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Indonesianstockmarket.com will strive to deliver to you the best and most relevant news from the Indonesian stock market , one of the leading fast  Growing economies of the new powerful “BRIC ” economies.

Indonesia Stock Exchange

Indonesia Stock Exchange (IDX) or in Indonesian Bursa Efek Indonesia (BEI) is a stock exchange based in Jakarta, Indonesia. It was previously known as Jakarta Stock Exchange (JSX) before its name changed in 2007 after merging with Surabaya Stock Exchange (SSX). As of 31 December 2007, the Indonesia Stock Exchange had 383 listed companies with a combined market capitalization of $212 billion.

Both Jakarta Stock Exchange (JSX) and the Surabaya Stock Exchange (SSX) merged to form a new entity “Indonesia Stock Exchange ( Bursa Efek Indonesia). After the merger, the new entity will have seven directors.

History of Indonesia stock Market

The capital market in Indonesia has actually exist long before the Independence of Indonesia. The first stock exchange in Indonesia was established on 1912 in Batavia during the Dutch colonial era.  At that time, the Exchange was established for the interest of the Dutch East Indies (VOC).

During those era, the capital market grew gradually, and even became inactive for a period of time due to various conditions, such as the World War I and II, power transition from the Dutch government to Indonesian government, etc.

Indonesian government reactivated its capital market in 1977, and it grew rapidly ever since, along with the support of incentives and regulations issued by the government.

Currently located at :

The Indonesia Stock Exchange Building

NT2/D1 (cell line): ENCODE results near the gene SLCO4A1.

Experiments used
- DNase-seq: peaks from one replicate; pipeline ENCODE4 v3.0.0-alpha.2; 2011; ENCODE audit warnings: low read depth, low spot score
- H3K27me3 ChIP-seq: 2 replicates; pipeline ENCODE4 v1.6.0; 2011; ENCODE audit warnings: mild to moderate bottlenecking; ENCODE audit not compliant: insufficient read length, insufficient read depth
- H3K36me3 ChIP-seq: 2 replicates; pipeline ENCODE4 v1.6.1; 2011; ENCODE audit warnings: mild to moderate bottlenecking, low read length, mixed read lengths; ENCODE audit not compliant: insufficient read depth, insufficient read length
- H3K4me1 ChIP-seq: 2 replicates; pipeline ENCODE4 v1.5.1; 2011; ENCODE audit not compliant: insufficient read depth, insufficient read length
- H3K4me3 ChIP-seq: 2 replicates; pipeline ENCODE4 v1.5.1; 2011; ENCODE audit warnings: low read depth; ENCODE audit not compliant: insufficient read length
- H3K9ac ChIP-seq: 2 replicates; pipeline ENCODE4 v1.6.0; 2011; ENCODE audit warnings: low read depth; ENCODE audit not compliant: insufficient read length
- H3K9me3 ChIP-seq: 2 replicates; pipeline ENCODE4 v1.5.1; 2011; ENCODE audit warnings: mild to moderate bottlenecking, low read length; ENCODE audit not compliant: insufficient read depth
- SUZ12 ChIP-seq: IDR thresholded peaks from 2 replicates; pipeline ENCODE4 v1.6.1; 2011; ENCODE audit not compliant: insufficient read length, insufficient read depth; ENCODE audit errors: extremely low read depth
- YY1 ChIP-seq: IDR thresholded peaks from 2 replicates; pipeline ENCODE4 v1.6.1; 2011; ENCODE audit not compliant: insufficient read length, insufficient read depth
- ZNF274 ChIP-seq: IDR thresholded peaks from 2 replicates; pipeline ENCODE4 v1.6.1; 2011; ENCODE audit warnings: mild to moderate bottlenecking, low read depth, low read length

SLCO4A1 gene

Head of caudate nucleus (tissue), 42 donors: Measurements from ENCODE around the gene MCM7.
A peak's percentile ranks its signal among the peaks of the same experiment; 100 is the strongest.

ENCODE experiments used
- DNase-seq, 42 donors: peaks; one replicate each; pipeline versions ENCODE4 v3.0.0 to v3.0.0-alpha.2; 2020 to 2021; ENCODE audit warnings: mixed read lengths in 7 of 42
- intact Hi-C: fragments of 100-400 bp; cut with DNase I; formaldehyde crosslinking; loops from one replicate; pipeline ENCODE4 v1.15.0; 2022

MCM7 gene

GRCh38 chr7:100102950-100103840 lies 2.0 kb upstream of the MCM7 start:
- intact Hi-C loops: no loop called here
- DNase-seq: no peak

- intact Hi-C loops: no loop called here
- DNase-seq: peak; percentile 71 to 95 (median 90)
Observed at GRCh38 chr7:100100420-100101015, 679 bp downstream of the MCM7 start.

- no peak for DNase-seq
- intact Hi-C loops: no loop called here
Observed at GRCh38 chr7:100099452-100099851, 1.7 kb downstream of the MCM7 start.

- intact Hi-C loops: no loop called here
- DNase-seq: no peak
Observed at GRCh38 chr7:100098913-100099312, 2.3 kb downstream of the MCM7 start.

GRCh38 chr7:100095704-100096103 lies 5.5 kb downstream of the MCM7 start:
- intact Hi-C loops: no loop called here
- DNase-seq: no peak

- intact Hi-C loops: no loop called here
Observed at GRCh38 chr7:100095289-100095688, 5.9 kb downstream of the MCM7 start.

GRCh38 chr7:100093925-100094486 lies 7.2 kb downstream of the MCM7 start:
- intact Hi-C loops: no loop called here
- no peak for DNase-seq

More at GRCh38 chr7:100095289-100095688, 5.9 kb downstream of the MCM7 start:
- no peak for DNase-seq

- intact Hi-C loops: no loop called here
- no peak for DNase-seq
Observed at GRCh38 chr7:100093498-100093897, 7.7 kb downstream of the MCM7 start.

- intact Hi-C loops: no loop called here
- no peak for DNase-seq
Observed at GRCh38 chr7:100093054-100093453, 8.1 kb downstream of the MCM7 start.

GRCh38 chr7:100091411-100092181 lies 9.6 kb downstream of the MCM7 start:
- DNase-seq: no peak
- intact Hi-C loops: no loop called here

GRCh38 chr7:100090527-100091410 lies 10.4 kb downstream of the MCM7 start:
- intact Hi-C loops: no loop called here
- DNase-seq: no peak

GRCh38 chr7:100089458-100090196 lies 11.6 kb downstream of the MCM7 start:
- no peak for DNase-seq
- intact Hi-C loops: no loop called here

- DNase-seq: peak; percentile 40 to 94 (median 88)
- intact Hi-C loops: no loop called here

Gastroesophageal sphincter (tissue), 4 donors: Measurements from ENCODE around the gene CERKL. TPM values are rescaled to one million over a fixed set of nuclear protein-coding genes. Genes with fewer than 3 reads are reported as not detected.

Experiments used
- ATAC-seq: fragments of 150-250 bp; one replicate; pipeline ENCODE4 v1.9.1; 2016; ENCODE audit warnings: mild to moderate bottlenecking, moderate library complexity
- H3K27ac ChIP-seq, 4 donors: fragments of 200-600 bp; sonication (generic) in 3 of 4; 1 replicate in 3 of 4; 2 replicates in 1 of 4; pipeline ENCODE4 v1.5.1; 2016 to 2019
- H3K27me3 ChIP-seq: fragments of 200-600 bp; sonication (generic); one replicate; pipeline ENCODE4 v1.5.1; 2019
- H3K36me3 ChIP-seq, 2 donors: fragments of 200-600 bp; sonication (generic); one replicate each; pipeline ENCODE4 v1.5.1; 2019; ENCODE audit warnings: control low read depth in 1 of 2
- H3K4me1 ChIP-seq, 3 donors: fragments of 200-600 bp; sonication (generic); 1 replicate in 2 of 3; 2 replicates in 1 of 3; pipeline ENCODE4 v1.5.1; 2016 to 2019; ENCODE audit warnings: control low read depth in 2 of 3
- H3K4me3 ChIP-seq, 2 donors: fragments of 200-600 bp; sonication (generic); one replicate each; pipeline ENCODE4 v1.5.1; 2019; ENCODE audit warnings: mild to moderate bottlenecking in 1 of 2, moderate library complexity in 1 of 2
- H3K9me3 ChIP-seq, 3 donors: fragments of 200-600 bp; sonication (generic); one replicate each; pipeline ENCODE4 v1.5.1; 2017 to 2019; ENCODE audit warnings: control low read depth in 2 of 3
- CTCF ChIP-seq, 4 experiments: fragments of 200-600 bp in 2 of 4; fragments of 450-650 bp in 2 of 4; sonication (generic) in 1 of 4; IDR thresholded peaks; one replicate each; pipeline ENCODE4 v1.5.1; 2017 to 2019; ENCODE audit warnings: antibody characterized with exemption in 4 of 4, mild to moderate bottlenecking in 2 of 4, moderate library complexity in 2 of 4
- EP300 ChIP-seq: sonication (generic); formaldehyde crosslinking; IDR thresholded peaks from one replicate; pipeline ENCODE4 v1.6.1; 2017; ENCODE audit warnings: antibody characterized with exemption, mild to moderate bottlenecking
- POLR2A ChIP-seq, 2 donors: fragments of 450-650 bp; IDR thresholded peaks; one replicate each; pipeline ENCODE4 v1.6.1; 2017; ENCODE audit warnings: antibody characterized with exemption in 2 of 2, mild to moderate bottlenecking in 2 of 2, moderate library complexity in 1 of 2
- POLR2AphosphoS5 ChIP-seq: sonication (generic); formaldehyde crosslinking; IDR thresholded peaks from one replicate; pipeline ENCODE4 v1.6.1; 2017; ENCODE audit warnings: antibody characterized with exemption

Jl. Jend. Sudirman Kav 52-53
South Jakarta 12190
Indonesia

Trading Hours:

  • Pre-Market Session: 09:10 – 09:30
  • Normal Trading Session: 09:30 – 16:00

Trading regulations at :

http://www.idx.co.id/LinkClick.aspx?fileticket=gFYErndOSiE%3d&tabid=99&mid=748&language=en-US&forcedownload=true

Investment

Since the late 1980s, Indonesia has made significant changes to its regulatory framework to encourage economic growth. This growth was financed largely from private investment, both foreign and domestic. U.S. investors dominated the oil and gas sector and undertook some of Indonesia’s largest mining projects. In addition, the presence of US banks, manufacturers, and service providers expanded, especially after the industrial and financial sector reforms of the 1980s. Other major foreign investors included IndiaJapan, the United KingdomSingapore, theNetherlandsQatarHong KongTaiwan and South Korea.

The economic crisis made continued private financing imperative but problematic. New foreign investment approvals fell by almost two-thirds between 1997 and 1999. The crisis further highlighted areas where additional reform was needed. Frequently cited areas for improving the investment climate were establishment of a functioning legal and judicial system, adherence to competitive processes, and adoption of internationally acceptable accounting and disclosure standards. Despite improvements in the laws in recent years, Indonesia’s intellectual property rights regime remains weak; lack of effective enforcement is a major concern. Under Suharto, Indonesia had moved toward private provision of public infrastructure, including electric power, toll roads, and telecommunications. The financial crisis brought to light serious weaknesses in the process of dispute resolution, however, particularly in the area of private infrastructure projects. Although Indonesia continued to have the advantages of a large labor force, abundant natural resources and modern infrastructure, private investment in new projects largely ceased during the crisis.

The stock market capitalization of listed companies in Indonesia was valued at $81,428 million in 2005 by the World Bank[16] Even though the Indonesian Investment Coordinating Board (www.bkpm.go.id) likes to project the impression that foreign direct investment is welcome in the country, many of the country’s laws and regulations are tilted against foreign investors. For example, potential foreign investors and their executive staff cannot maintain own bank accounts in Indonesia, unless they are tax-paying local residents (paying tax in Indonesia for their worldwide income)[citation needed].

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